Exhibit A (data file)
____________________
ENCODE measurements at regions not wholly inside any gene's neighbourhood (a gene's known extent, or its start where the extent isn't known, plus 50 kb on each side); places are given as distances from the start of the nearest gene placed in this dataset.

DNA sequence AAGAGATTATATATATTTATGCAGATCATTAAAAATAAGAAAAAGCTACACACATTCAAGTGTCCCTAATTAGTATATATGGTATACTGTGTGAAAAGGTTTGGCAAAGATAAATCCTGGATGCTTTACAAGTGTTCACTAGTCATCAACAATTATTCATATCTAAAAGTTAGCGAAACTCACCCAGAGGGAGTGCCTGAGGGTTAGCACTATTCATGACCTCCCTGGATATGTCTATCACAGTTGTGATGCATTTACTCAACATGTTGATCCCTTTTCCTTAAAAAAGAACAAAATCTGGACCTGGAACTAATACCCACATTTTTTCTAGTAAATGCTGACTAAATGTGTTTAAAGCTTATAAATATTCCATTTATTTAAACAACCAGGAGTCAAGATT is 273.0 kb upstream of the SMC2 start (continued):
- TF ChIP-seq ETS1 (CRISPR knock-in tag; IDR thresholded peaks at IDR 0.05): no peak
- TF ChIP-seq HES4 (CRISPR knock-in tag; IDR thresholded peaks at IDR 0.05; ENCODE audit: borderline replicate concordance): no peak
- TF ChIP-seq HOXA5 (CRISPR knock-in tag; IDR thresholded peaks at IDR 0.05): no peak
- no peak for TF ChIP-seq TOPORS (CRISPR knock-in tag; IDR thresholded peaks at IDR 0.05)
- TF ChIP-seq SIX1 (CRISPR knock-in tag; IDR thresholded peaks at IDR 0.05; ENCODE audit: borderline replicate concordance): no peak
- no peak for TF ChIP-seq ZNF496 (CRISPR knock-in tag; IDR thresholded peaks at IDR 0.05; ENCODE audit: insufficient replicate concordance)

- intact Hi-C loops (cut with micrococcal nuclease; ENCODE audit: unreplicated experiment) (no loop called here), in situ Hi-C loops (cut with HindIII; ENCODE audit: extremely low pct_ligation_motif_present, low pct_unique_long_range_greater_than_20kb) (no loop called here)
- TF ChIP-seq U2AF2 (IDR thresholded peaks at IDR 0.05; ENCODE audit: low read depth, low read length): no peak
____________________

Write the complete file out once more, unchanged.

ENCODE measurements at regions not wholly inside any gene's neighbourhood (a gene's known extent, or its start where the extent isn't known, plus 50 kb on each side); places are given as distances from the start of the nearest gene placed in this dataset.

DNA sequence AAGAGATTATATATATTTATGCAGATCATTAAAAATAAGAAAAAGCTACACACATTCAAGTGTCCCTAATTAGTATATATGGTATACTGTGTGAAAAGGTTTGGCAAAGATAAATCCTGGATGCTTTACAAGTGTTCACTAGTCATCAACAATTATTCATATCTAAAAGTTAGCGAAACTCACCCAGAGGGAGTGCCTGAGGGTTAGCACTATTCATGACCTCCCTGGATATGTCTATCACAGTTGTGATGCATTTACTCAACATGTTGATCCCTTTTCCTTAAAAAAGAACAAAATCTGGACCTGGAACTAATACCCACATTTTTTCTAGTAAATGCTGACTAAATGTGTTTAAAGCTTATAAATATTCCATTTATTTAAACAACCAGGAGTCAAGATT is 273.0 kb upstream of the SMC2 start (continued):
- TF ChIP-seq ETS1 (CRISPR knock-in tag; IDR thresholded peaks at IDR 0.05): no peak
- TF ChIP-seq HES4 (CRISPR knock-in tag; IDR thresholded peaks at IDR 0.05; ENCODE audit: borderline replicate concordance): no peak
- TF ChIP-seq HOXA5 (CRISPR knock-in tag; IDR thresholded peaks at IDR 0.05): no peak
- no peak for TF ChIP-seq TOPORS (CRISPR knock-in tag; IDR thresholded peaks at IDR 0.05)
- TF ChIP-seq SIX1 (CRISPR knock-in tag; IDR thresholded peaks at IDR 0.05; ENCODE audit: borderline replicate concordance): no peak
- no peak for TF ChIP-seq ZNF496 (CRISPR knock-in tag; IDR thresholded peaks at IDR 0.05; ENCODE audit: insufficient replicate concordance)

- intact Hi-C loops (cut with micrococcal nuclease; ENCODE audit: unreplicated experiment) (no loop called here), in situ Hi-C loops (cut with HindIII; ENCODE audit: extremely low pct_ligation_motif_present, low pct_unique_long_range_greater_than_20kb) (no loop called here)
- TF ChIP-seq U2AF2 (IDR thresholded peaks at IDR 0.05; ENCODE audit: low read depth, low read length): no peak